The Los Angeles City Council gave its initial approval to sweeping changes to the city’s marijuana business licensing and social equity program, ending months of delays that had held up the permitting process and sparked widespread frustration among stakeholders.
The proposals – which range from minor tweaks to major changes such as awarding retail licenses only to social equity applicants until 2025 – were championed by the L.A. Department of Cannabis Regulation (DCR), which sent the recommendations to the City Council last week.
The Council voted on the changes Wednesday. It must approve them once more, and then the mayor must sign off before the changes are implemented.
Packer added she hopes to make both delivery licenses and storefront retail permits available as quickly as possible to social equity applicants in order to restart the licensing process, which has been on hold since last fall.
However, the vote Wednesday did little to quell the anger in many industry quarters over lengthy delays that have cost stakeholders immense sums in rental payments for business properties that have to date gone unused.
Several insiders repeated the point that while the city has been working on social equity for roughly three years, no retail permits have been issued to any social equity applicant. Many charge it is an obvious failure by the city’s leaders.
Adam Spiker, the executive director of the Southern California Coalition, said he and many others remain uncertain as to whether the proposed changes will have any positive impacts.
There wasn’t much time for stakeholders to digest the proposals themselves.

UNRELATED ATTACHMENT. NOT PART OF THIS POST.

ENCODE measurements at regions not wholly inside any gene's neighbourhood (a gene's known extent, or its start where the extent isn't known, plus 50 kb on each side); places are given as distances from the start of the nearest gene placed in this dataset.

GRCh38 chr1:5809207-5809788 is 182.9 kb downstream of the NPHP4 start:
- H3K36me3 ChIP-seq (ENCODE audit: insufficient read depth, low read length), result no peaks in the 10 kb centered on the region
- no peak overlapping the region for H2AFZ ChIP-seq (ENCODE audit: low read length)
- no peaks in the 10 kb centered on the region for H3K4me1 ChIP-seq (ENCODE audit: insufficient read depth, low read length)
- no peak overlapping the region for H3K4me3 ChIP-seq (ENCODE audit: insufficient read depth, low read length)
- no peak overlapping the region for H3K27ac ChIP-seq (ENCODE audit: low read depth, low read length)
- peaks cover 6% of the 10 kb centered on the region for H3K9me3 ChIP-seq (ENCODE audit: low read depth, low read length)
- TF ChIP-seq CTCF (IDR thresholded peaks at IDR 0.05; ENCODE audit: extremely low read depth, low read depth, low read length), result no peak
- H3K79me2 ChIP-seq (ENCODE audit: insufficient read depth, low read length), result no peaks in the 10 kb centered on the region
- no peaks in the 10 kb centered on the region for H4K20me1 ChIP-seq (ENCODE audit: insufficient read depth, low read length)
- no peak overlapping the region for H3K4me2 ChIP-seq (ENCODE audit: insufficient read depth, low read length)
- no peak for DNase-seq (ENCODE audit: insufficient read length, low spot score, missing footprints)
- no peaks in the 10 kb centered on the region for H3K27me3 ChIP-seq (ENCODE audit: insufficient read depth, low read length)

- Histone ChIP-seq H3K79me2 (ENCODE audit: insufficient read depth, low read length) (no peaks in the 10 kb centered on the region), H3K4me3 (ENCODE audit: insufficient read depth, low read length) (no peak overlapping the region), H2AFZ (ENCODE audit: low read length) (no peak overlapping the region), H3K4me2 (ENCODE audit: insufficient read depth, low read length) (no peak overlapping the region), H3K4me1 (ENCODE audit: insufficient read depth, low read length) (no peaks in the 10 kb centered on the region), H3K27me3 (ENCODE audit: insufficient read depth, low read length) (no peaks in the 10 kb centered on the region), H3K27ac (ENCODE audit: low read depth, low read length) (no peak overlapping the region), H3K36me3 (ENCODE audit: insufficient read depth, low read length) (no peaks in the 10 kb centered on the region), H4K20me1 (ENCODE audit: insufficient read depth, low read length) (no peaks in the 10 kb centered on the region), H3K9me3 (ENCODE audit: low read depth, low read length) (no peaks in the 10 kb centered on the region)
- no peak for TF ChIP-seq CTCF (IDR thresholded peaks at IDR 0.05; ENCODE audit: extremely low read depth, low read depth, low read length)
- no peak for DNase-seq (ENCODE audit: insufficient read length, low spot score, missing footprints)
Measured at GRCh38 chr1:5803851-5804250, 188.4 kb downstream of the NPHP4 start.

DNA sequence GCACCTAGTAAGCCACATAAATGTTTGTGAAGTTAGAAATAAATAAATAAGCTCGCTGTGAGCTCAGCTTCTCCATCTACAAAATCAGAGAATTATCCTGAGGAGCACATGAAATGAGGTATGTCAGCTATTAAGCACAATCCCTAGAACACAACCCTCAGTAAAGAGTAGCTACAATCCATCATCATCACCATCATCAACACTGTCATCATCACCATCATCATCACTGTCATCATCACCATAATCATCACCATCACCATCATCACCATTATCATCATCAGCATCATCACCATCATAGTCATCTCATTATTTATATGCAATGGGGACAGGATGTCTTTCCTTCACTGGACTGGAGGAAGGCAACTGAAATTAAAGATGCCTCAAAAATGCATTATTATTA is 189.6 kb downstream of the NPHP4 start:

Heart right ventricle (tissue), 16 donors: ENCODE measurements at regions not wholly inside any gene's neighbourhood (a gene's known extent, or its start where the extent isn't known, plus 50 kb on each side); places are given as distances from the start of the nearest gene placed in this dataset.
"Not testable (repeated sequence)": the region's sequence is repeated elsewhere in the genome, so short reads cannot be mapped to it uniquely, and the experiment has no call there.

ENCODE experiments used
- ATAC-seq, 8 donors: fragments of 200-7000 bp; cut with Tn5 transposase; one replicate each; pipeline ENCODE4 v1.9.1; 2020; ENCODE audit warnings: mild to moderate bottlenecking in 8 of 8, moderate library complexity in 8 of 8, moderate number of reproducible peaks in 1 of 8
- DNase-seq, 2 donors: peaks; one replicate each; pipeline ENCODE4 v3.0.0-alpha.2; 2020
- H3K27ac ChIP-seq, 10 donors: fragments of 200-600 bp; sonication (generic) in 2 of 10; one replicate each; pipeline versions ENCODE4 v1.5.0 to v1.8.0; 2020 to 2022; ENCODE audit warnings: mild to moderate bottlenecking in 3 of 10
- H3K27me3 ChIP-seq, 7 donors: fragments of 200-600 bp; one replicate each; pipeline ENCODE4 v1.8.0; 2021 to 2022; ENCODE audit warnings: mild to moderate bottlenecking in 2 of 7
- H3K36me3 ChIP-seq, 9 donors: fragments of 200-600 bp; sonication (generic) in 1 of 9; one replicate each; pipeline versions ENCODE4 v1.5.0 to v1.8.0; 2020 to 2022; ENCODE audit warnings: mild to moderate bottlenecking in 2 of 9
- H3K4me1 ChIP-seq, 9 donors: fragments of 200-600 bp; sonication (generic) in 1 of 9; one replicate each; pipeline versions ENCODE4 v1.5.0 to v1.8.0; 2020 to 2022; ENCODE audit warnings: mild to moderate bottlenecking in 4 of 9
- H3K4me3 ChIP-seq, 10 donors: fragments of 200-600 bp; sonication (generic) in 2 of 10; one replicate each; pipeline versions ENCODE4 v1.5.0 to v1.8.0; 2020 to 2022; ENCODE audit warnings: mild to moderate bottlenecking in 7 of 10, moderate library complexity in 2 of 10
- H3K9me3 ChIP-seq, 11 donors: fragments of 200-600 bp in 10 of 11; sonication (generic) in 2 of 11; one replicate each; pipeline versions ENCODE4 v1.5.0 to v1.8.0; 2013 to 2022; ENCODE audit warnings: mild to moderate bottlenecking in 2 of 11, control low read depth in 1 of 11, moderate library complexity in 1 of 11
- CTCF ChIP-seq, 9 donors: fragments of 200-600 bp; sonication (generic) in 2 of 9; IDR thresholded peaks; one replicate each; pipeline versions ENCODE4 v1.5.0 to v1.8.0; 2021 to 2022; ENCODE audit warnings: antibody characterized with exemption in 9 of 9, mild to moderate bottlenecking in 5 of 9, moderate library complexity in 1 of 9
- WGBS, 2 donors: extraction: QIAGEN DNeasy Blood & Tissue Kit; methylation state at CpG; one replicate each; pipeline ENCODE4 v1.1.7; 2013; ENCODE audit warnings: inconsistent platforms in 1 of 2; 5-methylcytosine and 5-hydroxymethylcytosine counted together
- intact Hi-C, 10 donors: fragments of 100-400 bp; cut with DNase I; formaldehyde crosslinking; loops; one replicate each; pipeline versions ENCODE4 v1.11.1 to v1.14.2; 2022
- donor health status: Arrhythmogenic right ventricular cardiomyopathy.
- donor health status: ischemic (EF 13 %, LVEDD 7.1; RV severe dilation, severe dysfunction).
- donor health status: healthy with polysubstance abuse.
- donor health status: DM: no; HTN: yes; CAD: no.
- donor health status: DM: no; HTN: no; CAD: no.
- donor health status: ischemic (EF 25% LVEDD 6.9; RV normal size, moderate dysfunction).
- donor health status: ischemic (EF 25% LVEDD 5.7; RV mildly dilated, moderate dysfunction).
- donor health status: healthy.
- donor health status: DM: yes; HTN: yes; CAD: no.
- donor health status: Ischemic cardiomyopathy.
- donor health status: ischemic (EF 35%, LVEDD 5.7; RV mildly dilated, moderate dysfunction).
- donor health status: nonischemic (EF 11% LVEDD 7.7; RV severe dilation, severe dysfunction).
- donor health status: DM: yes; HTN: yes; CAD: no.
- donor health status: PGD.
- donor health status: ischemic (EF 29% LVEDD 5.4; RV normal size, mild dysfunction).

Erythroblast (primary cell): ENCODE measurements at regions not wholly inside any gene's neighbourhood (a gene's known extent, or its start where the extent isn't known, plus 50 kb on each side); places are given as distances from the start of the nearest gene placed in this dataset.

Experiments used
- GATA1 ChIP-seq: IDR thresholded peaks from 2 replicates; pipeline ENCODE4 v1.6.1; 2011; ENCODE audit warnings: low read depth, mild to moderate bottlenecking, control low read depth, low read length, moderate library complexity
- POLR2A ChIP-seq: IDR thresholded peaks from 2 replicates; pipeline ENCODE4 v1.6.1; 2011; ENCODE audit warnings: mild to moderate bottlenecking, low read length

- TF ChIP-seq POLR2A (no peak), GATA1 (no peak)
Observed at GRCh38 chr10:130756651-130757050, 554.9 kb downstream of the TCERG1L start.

“Maybe they’re good changes. Maybe they’re not,” Spiker said. “I’m just not convinced that some of the recommendations they made are going to help bring about a prosperous, legal cannabis market in the city as soon as possible.”
Zach Pitts, the CEO of delivery company Ganja Goddess, called the development “another step backwards instead of forwards.”
He also predicted the changes will only further stimulate L.A.’s huge illicit market, in part by forcing out many non-social equity legacy operators that haven’t yet had an opportunity to win retail permits.
Donnie Anderson, co-founder of the California Minority Alliance and a longtime advocate for social equity, said the changes are “a Band-Aid over a wound that needs surgery and stitches.”
“They’re making social equity an afterthought instead of a priority,” Anderson said, reiterating that he believes the current system has been corrupted and isn’t serving the minorities it was intended to serve.
Attorney Ariel Clark, who represents a swath of clients both inside the social equity program and outside of it hoping to gain MJ business permits, was critical of the council for having been “radio silent on cannabis issues for a year” before parachuting in this week.
“While the changes are mostly positive and comprehensive on paper, they don’t help equity applicants who needed support 12 months ago,” Clark wrote in an email to Marijuana Business Daily.
“A lot of great equity business owners were left behind by the city’s silence, so I hope they move very quickly to grant those temporary licenses because every day that passes is another opportunity lost.”
John Schroyer can be reached at firstname.lastname@example.org